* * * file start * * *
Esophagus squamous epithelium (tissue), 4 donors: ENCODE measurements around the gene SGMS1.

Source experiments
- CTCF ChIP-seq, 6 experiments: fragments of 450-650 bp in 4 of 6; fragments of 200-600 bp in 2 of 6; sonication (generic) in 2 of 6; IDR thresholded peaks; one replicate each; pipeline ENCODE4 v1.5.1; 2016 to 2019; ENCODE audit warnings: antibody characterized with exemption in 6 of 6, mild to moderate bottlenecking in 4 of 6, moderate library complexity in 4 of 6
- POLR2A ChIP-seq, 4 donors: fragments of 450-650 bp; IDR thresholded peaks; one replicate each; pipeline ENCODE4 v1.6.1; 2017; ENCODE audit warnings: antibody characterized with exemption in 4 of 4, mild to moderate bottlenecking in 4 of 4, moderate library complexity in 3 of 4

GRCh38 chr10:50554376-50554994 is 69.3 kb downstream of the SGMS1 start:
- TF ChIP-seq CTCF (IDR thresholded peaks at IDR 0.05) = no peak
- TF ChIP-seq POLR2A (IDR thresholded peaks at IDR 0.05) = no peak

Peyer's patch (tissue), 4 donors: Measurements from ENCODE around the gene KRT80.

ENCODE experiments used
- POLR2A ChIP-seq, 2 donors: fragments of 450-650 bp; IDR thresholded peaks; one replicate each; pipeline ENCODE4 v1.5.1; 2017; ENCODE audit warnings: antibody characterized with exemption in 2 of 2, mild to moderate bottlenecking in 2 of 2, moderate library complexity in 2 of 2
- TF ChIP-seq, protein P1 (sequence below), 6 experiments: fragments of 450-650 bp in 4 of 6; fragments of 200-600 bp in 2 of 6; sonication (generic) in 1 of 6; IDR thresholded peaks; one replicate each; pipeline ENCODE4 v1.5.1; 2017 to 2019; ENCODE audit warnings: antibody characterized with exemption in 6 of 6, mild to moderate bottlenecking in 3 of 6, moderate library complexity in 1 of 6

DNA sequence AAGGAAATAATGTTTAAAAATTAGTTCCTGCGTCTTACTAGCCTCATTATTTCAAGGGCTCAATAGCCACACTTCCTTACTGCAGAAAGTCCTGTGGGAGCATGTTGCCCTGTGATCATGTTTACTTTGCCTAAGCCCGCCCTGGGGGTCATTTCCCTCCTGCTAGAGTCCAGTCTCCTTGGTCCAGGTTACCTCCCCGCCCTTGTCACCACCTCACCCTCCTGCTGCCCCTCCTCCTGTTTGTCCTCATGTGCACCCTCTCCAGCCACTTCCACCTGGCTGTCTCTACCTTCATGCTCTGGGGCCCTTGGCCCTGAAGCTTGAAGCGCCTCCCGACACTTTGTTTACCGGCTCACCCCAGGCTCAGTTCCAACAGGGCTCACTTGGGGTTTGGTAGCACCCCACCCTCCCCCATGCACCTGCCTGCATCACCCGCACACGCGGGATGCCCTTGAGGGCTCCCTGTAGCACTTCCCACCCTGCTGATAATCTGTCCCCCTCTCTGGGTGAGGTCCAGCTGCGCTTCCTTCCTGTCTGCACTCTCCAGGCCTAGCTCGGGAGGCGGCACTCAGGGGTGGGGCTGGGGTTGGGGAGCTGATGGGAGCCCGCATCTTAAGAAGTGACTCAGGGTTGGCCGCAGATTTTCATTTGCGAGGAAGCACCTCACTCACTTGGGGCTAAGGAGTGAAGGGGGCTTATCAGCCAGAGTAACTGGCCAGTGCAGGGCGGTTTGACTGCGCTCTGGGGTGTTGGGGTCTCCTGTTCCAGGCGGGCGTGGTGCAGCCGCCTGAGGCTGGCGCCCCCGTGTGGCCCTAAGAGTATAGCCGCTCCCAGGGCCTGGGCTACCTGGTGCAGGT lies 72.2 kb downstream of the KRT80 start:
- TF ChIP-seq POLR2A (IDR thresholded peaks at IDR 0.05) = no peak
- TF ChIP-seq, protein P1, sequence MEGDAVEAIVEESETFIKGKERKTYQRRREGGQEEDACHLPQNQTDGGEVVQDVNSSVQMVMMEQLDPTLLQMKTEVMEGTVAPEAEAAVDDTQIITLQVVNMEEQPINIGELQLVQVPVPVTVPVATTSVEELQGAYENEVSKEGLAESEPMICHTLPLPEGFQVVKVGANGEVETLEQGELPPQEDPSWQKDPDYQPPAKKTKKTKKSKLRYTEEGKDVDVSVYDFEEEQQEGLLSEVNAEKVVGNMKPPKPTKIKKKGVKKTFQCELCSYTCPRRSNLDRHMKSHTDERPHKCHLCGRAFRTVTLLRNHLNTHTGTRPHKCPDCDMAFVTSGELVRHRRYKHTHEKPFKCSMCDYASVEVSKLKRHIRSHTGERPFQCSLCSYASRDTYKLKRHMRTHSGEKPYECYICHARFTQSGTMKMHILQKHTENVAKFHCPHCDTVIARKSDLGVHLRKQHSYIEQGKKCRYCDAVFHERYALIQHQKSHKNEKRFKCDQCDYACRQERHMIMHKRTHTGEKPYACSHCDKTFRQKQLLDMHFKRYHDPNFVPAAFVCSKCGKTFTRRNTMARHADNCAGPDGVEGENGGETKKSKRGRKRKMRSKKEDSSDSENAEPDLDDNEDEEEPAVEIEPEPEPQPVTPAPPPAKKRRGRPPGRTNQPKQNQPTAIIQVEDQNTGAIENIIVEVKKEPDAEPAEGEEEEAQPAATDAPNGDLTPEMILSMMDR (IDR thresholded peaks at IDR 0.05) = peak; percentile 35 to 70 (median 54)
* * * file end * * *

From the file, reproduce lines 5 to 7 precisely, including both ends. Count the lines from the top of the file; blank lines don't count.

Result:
GRCh38 chr10:50554376-50554994 is 69.3 kb downstream of the SGMS1 start:
- TF ChIP-seq CTCF (IDR thresholded peaks at IDR 0.05) = no peak
- TF ChIP-seq POLR2A (IDR thresholded peaks at IDR 0.05) = no peak